Two years ago, the global market for solar energy saw an exponential growth. This was mainly due to national supportive policies and the increased instability of fossil fuel prices. We are approaching the end of 2012 and the price of silicon modules has dropped rapidly, leaving little to no profit margins for upstream solar companies and driving many to bankruptcy. Simultaneously, governments are reducing subsidies due to the latest financial crisis while natural gas prices are dropping1. It seems that the solar industry is in a difficult period. Nonetheless, according to a recent report from consultants McKinsey & Co 2 “…these are natural growing pains, not death throes. The industry is entering a period of maturation that is likely to set the conditions for more stable and expansive growth after 2015”. Despite the market vibrations, PV prices are expected to continue dropping (Figure 1) while sales would rise, increasing significantly the PV capacity installed (Figure 2), which is estimated to outpace the installation rates of gas, wind, hydro and possibly nuclear.

Figure 1: The global PV module price learning curve for crystalline silicon (c-Si) modules, 1979 to 2015

Figure 2: Various scenaria on global cumulative installed PV capacity

By 2020, 53% to 66% of the global PV installations are predicted to be on residential and commercial buildings, while PV farms will have only 15% to 23% of the share (Figure 3). In addition, across the PV value chain at the OECD countries, it is estimated that the downstream players will have more opportunities to succeed by delivering high quality products and services tailored at the needs of the customers. This creates the conditions for Building Integrated Photovoltaic technologies to emerge in the marketplace, after 25 years of R&D.

Figure 3: IEA scenario on cumulative installed PV capacity by end-use sector

Building Integrated Photovoltaic (BIPV) refers to photovoltaic cells or modules which are integrated into the building envelope, replacing conventional and/or premium building materials – such as roof shingles, wall cladding (e.g. polished stone), windows, overhangs – rather than being installed afterwards. BIPV is a multifunctional technology 3. Besides the generation of solar electricity, BIPV might serve the additional purposes of weather and noise barrier, heat generation (BIPV/Thermal) and daylight utilization (Semi-Transparent PV), converting up to 80% of the incident solar radiation to useful energy (electricity, heat and space illumination).

Beyond the building-scale, BIPV demonstrates advantages in the community-scale as well. BIPV is located on buildings, thereby eliminating the need for specifically devoted land. In addition, BIPV provides distributed electricity generation that could contribute to grid “peak demand shaving”, resulting in reduced need for peak-capacity power plants. Finally, on commercial buildings BIPV applications, on-site electricity generation can partly meet daily electricity consumption building profile, while eliminating grid transmission losses.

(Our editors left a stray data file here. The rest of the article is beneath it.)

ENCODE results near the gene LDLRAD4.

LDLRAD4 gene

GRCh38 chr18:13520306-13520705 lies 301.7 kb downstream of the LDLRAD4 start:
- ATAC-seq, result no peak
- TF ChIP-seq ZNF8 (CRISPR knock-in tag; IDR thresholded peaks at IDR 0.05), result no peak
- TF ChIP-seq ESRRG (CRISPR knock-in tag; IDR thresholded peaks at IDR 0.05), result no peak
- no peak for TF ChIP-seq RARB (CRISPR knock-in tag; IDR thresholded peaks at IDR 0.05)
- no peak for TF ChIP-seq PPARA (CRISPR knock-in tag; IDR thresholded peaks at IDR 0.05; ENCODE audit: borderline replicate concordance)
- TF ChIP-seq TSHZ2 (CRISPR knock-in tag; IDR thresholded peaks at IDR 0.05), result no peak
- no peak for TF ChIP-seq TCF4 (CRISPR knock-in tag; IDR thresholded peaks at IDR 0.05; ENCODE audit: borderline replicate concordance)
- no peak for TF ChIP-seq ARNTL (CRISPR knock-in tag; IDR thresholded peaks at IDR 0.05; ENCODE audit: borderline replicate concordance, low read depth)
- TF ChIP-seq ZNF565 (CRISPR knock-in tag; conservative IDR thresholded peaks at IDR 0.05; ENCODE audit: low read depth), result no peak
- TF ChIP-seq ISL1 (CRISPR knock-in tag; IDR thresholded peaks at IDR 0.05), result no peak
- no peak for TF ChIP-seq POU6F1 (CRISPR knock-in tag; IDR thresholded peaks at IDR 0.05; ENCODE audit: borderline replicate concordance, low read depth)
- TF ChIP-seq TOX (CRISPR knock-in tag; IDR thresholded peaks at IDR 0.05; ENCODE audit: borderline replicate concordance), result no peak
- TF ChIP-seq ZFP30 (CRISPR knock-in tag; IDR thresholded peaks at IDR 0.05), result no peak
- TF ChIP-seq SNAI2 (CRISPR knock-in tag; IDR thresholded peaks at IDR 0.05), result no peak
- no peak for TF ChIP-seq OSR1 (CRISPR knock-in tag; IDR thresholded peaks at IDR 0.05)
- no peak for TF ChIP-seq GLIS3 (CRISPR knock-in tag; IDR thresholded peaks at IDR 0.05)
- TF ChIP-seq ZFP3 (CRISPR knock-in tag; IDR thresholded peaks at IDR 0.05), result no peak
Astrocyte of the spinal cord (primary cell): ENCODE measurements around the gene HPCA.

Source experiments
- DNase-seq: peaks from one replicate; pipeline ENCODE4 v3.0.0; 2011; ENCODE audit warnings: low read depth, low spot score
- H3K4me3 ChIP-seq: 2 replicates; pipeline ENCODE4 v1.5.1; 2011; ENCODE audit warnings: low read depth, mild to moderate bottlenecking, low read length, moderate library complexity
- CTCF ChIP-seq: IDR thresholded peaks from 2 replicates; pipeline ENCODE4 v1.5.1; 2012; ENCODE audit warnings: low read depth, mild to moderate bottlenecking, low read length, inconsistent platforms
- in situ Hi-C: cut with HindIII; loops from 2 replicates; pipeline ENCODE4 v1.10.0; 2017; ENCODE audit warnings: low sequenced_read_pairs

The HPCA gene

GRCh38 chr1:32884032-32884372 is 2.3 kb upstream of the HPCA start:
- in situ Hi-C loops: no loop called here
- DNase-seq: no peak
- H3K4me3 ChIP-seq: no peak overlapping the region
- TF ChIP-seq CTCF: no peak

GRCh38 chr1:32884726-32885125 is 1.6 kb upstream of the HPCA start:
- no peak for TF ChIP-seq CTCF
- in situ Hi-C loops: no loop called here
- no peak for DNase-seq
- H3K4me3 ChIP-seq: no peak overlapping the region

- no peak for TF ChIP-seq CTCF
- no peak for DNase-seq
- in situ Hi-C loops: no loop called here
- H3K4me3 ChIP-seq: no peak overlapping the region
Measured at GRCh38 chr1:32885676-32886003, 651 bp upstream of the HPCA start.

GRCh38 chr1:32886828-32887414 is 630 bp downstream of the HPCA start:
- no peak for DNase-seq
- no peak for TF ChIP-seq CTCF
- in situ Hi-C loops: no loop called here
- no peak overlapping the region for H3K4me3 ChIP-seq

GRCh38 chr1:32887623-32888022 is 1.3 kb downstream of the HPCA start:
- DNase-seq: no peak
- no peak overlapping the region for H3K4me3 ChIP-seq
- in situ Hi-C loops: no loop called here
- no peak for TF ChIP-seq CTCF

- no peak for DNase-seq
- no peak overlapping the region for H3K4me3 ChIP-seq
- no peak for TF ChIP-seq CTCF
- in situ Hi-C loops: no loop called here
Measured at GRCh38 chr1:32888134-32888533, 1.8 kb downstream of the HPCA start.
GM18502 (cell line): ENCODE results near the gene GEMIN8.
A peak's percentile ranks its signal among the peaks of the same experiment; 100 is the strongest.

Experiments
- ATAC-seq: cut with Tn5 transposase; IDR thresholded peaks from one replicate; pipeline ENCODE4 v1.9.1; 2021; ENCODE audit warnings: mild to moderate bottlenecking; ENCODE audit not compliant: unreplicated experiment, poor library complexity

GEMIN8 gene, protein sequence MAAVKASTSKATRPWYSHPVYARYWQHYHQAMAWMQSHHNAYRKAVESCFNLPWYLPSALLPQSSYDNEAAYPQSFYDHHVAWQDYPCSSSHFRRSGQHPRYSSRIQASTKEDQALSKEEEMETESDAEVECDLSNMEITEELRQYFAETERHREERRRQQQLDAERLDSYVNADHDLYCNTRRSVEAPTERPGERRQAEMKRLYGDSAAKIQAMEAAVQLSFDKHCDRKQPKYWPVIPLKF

Manufacturing techniques that are common in mature industries (e.g. curtain wall industry) will result in BIPV modularity, preassembly and standardization. Module prices are expected to drop, transforming BIPV to an economically attractive technology, in addition to its aesthetic superiority, energy efficiency and added value as an energy generating element, with no moving parts and inherently a permanent part of the building envelope. However, the path to success will require the solar and building industries to partner in order to reduce product and installation cost without giving up novelty; there will still be a need for government incentive measures. As the solar industry is approaching a tipping point, the timing of viability for BIPV products is now, ensuring a bright though challenging future.


1 Birol, F., Besson, C., & Gould, T. (2012). Golden rules for a golden age of gas. International Energy Agency, Paris.

2 Aanesen, K., Heck, S., & Pinner, D. (2012). Solar power: Darkest before dawn. McKinsley& Co., New York.

3 Montoro, D. F., Vanbuggenhout, P., & Ciesielska, J. (2011). Building integrated photovoltaics: An overview of the existing products and their fields of application. European Photovoltaic Industry Association.

4 Frankl, P. (2010). Technology Roadmap: Solar photovoltaic energy. International Energy Agency, Paris.

Costa3-Costa Kapsis (PhD Student in BIPV, Year 4 at Concordia University)

Cost Kapsis is a doctoral student at Concordia University and an HQP at the NSERC Photovoltaic Innovation Network (PVIN) and the NSERC Smart Net-Zero Energy Buildings Network (SNEBRN). Recipient of the ASHRAE Grant-In-Aid award, Costa’s research topic is on Building Integrated Photovoltaic (BIPV) technologies, while he involved on the passive solar design of various commercial and institutional buildings in Canada and abroad.